A blueprint to get you going
Melaka abounds with sights to see and terrific food, but it’s all jam-packed into a manageable area and you can fit in plenty, even if all you have is a long weekend.
Try to time a day of your trip to coincide with the Jonker Walk Night Market, which means staying a Friday, Saturday or Sunday night—be prepared however to book ahead, and for higher prices at your accommodation over weekends. Here’s what we’d do in three days. Mix and match the days as you please and remember, come hungry!
Explore Melaka’s colonial past and see the impact more than four centuries of foreign rule made on the city. Start early with a banana leaf meal or roti washed down with a teh tarik in Little India. Sevlam Restaurant opens at 06:30 and nearby Restoran Saravanna opens at 07:00; both have the goods. You’ll be on the right side of the river to discover the Melaka's colonial district.
If you’re there on a Tuesday, Thursday or Saturday, join the excellent free guided tour starting at 09:30 from the Melaka Tourist Information Centre at Dutch Square (the red buildings), or take your time and follow our colonial district walking tour. Climb St Paul’s Hill for Melaka’s most atmospheric sight, the ruin of St Paul’s Church, and over the hill you’ll see remains of Portuguese fortifications. Visit the Melaka Sultanate Palace Museum, for striking Malay architecture, then take your pick of the numerous museums along Jalan Kota, or just admire the historic buildings they’re housed in.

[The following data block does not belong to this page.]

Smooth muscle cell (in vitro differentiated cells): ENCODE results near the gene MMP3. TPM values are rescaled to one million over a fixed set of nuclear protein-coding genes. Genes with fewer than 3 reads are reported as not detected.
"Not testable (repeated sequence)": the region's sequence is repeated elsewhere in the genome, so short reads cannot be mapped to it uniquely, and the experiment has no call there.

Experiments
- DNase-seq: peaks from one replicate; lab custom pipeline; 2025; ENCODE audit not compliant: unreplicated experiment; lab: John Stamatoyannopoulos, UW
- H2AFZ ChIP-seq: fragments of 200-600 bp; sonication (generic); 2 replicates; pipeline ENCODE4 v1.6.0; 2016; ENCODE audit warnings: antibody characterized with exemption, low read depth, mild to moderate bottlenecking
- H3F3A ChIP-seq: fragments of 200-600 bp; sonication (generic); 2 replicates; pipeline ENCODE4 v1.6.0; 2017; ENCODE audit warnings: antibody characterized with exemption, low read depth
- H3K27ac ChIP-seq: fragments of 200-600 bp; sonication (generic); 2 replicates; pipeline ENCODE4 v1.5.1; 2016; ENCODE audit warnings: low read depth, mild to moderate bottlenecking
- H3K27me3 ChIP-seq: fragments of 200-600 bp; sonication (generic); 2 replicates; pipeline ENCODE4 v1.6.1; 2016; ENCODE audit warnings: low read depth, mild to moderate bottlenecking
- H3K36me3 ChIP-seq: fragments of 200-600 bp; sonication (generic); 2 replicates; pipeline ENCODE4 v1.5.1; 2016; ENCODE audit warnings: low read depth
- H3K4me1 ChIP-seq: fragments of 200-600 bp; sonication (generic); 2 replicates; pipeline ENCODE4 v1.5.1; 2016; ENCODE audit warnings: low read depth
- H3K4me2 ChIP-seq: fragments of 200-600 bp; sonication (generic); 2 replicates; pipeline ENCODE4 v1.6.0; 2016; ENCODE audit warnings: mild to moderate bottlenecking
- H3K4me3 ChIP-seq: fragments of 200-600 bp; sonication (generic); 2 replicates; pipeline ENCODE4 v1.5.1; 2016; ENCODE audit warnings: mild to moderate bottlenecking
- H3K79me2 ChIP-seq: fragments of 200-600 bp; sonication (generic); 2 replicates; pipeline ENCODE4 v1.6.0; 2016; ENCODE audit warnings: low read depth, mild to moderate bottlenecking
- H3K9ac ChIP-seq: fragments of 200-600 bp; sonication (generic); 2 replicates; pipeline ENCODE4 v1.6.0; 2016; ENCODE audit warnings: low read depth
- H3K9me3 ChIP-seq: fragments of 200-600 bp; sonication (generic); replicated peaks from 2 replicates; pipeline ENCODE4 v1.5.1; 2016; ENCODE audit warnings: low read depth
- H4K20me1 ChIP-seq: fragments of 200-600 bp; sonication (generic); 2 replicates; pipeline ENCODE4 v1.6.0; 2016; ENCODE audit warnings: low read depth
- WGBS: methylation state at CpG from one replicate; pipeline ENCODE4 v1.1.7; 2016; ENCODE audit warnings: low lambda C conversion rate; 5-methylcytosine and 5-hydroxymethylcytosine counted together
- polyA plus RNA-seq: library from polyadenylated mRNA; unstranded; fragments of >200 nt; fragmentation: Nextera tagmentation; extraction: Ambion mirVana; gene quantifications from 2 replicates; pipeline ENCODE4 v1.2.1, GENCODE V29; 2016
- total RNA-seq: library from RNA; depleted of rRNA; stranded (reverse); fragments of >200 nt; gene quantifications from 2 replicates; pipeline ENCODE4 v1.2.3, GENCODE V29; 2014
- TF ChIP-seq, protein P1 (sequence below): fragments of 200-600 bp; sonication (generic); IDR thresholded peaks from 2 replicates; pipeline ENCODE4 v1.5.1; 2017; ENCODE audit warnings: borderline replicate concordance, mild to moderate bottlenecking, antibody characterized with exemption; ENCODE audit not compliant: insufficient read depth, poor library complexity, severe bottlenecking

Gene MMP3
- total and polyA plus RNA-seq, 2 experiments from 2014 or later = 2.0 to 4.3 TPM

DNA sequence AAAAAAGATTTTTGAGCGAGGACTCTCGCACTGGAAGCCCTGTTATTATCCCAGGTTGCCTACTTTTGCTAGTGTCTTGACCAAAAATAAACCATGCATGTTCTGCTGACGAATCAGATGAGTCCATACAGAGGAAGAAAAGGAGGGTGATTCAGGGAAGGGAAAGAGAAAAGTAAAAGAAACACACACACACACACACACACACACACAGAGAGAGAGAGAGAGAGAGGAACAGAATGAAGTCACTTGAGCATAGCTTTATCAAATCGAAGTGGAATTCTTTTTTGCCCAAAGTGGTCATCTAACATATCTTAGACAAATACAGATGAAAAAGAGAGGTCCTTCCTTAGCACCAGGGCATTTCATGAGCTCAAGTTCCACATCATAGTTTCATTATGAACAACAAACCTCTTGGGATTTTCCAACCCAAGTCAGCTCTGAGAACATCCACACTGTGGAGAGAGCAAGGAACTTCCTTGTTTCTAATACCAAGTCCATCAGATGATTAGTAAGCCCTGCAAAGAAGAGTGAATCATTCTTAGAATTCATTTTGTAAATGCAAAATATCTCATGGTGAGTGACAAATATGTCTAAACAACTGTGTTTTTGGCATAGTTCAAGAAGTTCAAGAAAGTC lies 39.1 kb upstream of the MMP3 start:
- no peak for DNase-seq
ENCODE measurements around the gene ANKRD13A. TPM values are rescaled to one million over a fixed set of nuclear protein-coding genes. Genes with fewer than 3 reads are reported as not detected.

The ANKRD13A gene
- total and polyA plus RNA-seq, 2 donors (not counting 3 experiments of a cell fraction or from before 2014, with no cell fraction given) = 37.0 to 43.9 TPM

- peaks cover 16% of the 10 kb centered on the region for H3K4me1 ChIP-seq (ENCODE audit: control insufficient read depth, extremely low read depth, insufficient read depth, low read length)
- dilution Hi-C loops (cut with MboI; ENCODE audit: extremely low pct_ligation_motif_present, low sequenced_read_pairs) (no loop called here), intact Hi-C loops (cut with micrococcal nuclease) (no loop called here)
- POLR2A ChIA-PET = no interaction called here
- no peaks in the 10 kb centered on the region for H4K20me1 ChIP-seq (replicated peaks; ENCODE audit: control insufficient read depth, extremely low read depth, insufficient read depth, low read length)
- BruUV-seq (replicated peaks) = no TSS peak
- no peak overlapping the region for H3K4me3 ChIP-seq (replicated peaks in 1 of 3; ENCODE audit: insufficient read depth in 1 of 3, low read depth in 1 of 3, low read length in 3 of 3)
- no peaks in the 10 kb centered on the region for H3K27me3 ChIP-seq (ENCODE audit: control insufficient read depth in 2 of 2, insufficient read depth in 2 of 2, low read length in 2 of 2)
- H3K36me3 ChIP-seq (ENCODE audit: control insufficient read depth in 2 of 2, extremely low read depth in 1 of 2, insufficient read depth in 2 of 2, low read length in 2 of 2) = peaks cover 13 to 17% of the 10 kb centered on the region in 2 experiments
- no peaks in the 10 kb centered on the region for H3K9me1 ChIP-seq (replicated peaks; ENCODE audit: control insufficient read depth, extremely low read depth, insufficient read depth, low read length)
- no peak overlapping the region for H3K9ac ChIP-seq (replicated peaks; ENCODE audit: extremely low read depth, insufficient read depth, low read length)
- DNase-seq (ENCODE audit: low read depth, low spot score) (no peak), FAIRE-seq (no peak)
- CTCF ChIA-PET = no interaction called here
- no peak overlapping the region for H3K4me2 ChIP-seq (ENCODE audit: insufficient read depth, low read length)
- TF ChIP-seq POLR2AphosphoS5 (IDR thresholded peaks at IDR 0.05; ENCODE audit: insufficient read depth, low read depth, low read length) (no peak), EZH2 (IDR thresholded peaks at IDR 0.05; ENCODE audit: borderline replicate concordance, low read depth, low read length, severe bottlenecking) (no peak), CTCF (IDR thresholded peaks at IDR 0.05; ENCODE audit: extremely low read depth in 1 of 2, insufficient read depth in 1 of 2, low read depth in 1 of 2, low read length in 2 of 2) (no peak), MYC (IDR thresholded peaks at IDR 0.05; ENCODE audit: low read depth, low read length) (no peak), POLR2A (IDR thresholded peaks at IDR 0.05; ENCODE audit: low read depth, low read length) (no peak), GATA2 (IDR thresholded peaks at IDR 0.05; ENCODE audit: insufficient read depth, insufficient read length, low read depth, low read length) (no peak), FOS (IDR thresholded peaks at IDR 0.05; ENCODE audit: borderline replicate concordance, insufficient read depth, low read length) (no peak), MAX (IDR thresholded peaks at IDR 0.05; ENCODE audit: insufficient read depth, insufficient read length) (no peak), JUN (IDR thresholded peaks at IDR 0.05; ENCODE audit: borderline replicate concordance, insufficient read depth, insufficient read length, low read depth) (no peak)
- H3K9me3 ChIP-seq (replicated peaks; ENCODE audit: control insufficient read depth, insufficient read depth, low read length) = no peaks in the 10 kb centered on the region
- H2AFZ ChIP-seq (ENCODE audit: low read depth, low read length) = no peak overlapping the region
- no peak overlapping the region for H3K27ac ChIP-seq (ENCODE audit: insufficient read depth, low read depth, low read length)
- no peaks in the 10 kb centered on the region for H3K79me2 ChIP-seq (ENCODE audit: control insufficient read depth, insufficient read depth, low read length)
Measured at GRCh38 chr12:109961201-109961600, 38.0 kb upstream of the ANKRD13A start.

Thirsty? Pop to Cendol Jam Besar (in front of Dutch Square) for a watermelon slushy made inside the fruit, poke in a straw or two—there will be plenty to share. Cross the bridge to Casa del Rio for a colonial-style tiffin lunch or to Chinatown for a quick Nyonya meal at Kocik Kitchen, then it’s all aboard for some seafaring fun at the Maritime Museum.
Get a bird’s-eye view of all that you’ve seen from Menara Taming Sari, a revolving viewing tower, before hightailing it to Melaka Straits Mosque for sunset. You’ll need a taxi, or hire an electric bike from near the tower. Return and freshen up for dinner with the crowds at Pak Putra, which serves the best tandoori chicken this side of Delhi. Hail down one of the town’s famous pimped trishaws and take a psychedelic, ear-blasting, light-flashing ride to downtown Hatten Hotel and admire the city lights from its rooftop bar at Alto Sky Lounge.
Melaka’s historic Chinatown is a big drawcard for many visitors, not just for its Night Market, but for the rich history of Peranakan (Straits Chinese) culture found here. You’ll need to fuel up for a day of sightseeing, but instead of a square meal, may we suggest a round one—Melaka’s iconic chicken rice balls. Three popular places almost share corners of Jonker Street and Jalan Hang Jebat: Kedai Kopi Chung Wah opens at 08:30 and Formosa Chicken Rice Balls and Nasi Ayam Hoe Kee both open at 09:30.